So far I have read 51 books in 2014 and am working my way through #52. Some of them have been fascinating (Gone Girl), some were hilarious (Let’s Explore Diabetes With Owls) and some have been serious duds (I’m looking at you, Easy Money and The Hitman’s Guide to Housecleaning). That said, every so often you will read a book that just knocks you off your feet – if you read things other than melodramatic romance novels or fan fiction, at least. Tiny Beautiful Things was one of those books for me.
The concept of Tiny Beautiful Things is pretty simple: a collection of advice columns written by Dear Sugar (aka Cheryl Strayed), which is the name of a column that ran on The Rumpus. Some of the columns in the book originally appeared on that site and some were completely new. I had never heard of The Rumpus or Dear Sugar but my lovely friend Annie suggested this book to me. I don’t think she recommended it because she thought I needed advice particularly (right, Annie? Right?!) but because of the incredibly touching and insightful writing by Sugar/Strayed.
Then again, Annie recommended the book at a time when I actually needed some encouragement. I was transitioning to a new role at my job – from a somewhat ambiguous position that I completely owned but left me wondering how else I could help the team to an incredibly specific, front-and-center job that required problem-solving abilities and a more commanding presence. Many hours and days were spent wondering what I had gotten myself into and whether I’d made the right decision. (Starting something new can be a lot of pressure!) At any rate, I felt like Strayed was speaking to me directly – or yelling, as the case may be.
Most of the letters written to Dear Sugar had nothing to do with jobs. The advice requests were often about resolving issues in romantic or familial relationships, whether a couple should have children if they’re still generally on the fence about it and even the woes of not being a published author yet. They weren’t always situations that I could relate to personally, but Strayed – as Dear Sugar – gave such spectacular advice I couldn’t put my Kindle down.
Dear Sugar’s writing voice is a cross between the mom or aunt you can tell anything and the best bartender in the world. She often uses endearments such as sweet pea or sugar (of course!) in her responses but it doesn’t come across as condescending within the context of the book. It’s like being wrapped up in a hug from your significant other or best friend at the precise moment when you need it most.
I’ve read some short reviews of the book on Goodreads.com – a site which I use often and generally enjoy – from readers who question why they should take advice from someone who is an adulterer, former drug user, or otherwise “not qualified” to dish said advice in the first place. There’s no degree for giving advice, so what makes one “qualified” to give it if not bountiful life experience and a desire to help others avoid the mistakes you have made? Strayed has both of those qualities in spades. She has her flaws, but don’t we all? I don’t know that I would have the bravery at this point in my life to disclose some of the personal stories she shares with her readers.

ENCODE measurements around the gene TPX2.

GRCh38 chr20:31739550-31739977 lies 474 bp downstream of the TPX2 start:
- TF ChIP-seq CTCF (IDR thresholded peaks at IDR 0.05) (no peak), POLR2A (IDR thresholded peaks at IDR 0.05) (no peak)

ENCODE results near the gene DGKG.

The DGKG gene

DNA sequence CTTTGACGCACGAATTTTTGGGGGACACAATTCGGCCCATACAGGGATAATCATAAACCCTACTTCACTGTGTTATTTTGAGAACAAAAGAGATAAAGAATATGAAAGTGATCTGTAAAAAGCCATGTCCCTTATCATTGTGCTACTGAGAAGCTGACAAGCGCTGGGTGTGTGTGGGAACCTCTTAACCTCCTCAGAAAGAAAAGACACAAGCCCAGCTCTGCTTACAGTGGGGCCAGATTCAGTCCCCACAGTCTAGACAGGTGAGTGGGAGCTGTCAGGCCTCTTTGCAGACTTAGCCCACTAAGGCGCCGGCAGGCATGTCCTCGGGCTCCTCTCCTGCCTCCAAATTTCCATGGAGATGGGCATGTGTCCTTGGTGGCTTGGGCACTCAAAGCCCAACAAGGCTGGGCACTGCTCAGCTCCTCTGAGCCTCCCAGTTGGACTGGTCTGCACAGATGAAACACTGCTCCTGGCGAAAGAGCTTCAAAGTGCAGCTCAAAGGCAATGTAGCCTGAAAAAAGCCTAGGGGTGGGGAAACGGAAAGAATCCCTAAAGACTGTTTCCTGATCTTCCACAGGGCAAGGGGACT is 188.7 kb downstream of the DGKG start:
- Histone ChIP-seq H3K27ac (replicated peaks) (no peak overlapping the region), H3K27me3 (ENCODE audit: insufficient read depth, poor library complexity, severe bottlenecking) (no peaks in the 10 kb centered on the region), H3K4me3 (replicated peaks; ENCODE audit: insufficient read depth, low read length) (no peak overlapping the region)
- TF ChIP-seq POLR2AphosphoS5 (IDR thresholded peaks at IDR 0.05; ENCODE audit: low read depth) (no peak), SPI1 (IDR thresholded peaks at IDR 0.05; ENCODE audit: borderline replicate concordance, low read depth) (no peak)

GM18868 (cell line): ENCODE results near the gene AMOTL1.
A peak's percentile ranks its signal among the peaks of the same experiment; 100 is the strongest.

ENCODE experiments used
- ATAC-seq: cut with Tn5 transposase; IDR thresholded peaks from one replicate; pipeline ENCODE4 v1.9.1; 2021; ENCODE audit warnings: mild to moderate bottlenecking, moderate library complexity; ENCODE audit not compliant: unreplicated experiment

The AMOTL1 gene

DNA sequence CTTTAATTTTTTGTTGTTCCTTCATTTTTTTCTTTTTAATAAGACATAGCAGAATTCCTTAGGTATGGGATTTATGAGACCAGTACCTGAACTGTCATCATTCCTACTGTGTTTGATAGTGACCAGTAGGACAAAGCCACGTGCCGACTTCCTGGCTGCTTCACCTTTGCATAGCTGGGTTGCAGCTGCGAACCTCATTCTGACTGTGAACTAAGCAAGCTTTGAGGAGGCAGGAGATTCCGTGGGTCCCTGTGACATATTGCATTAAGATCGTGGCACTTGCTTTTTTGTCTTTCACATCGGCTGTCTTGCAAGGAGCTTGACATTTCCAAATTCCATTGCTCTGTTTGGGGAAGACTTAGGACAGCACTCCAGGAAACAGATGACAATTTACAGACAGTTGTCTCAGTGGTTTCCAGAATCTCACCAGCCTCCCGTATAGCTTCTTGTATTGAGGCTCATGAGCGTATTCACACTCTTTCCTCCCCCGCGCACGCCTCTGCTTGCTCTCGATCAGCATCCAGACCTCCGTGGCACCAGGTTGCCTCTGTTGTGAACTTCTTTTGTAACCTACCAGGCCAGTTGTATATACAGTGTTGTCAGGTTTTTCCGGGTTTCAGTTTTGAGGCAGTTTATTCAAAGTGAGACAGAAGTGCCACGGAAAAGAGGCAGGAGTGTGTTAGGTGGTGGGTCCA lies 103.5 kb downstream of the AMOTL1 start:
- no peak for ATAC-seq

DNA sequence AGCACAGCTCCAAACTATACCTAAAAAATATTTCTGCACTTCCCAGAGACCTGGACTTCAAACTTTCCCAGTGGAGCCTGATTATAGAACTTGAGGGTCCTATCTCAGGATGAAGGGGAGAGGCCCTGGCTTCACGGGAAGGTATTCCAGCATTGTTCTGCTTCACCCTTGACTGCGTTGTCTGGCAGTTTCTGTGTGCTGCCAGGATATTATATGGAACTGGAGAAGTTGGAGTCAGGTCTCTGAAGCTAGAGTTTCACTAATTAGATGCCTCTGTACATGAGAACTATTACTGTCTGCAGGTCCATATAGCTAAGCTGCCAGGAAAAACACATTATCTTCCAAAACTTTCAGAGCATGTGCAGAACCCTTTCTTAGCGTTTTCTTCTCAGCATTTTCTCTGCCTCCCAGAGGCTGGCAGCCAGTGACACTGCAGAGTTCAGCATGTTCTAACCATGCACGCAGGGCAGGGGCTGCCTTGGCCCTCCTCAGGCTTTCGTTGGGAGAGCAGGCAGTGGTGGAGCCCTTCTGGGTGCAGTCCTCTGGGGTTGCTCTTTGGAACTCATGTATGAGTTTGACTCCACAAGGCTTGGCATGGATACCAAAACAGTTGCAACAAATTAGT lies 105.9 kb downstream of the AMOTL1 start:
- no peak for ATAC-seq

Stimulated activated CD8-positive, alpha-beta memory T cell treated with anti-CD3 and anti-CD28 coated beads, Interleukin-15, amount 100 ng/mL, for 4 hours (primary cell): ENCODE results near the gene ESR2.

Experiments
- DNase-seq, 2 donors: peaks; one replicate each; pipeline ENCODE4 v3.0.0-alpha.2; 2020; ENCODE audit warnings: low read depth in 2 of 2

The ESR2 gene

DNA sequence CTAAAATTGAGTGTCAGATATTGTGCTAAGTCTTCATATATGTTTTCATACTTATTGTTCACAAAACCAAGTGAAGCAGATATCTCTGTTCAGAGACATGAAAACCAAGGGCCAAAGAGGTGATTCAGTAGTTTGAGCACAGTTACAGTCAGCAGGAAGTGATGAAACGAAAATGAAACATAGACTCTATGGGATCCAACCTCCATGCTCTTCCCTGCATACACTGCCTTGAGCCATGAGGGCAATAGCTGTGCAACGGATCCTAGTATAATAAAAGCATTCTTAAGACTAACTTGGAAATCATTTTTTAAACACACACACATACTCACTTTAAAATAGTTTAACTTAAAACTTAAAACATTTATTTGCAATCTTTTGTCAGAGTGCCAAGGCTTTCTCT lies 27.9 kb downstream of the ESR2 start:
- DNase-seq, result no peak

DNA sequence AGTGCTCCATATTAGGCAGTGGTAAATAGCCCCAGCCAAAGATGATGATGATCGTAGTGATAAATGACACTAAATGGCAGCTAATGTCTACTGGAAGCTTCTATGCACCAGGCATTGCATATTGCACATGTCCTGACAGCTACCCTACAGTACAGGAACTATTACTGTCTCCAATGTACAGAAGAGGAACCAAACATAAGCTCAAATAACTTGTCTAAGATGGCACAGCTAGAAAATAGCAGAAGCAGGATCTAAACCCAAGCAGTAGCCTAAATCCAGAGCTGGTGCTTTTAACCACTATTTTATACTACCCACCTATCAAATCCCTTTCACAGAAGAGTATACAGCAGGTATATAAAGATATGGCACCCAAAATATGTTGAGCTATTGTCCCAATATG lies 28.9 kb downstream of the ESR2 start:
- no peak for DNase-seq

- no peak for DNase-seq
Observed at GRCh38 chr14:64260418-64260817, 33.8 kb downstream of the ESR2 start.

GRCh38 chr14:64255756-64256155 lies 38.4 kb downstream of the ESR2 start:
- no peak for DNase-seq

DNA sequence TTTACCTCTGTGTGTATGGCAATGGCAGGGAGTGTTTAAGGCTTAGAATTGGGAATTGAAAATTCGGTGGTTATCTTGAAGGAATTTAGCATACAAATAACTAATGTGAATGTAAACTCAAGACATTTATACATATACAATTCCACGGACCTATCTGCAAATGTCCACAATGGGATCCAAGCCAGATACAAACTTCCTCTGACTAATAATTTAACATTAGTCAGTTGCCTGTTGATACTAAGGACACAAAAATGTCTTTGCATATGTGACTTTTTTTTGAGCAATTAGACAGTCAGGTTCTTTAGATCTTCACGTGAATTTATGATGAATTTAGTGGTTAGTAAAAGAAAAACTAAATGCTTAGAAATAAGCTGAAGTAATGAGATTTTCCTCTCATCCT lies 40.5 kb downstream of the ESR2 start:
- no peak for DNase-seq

My favorite chapter in the book was titled – pardon her French – “Write Like A Motherfucker”. A female writer sent a letter to Sugar/Strayed asking how to get beyond her self-trivialization and depression so that she could put the book she knows is within her onto paper. This spoke to me so much it was like a slap in the face. (Did I write her this letter in my sleep a few years ago?) Writing has been an interest of mine for most of my life and yet I constantly question my [lack of] story ideas or assume that nobody would want to read my stories anyway. All too often I forget that that’s not the point – the point is to write because you love it. Strayed responds to every point from the letter’s author by sharing her own experiences, and suggests that the author humble herself and her expectations and surrender to the arduous process of writing. She reminds the letter writer that just because you think things should happen in this perfect, step-by-step process doesn’t mean that’s the way things are actually intended to happen. In fact, Strayed mentions that she couldn’t have written what became her first book during her twenties because she had to “let go of all the grandiose ideas I’d once had about [herself] and [her] writing”.
That said, this chapter and the unifying theme of the entire book was a reminder to throw yourself fully into life and give it your all.You can either rest on your laurels and live this half-formed life or take a chance and live life like a motherfucker. I’m opting for the latter, and this blog itself is proof.
Verdict: I had never heard of Cheryl Strayed, Dear Sugar or The Rumpus before my friend Annie suggested Tiny Beautiful Things to me. “An advice book – ok…” I thought. But now, I can’t get enough of it! I originally borrowed the Kindle version from my local library and recently purchased a physical copy so that I can always have it handy. This is a book that I plan to read at least once a year and highlight to my heart’s content.
Recommend for: College graduates, anyone who is at a crossroads in life, or those who generally need a dose of motivation/kick in the pants.
Price: $7.99 (Amazon)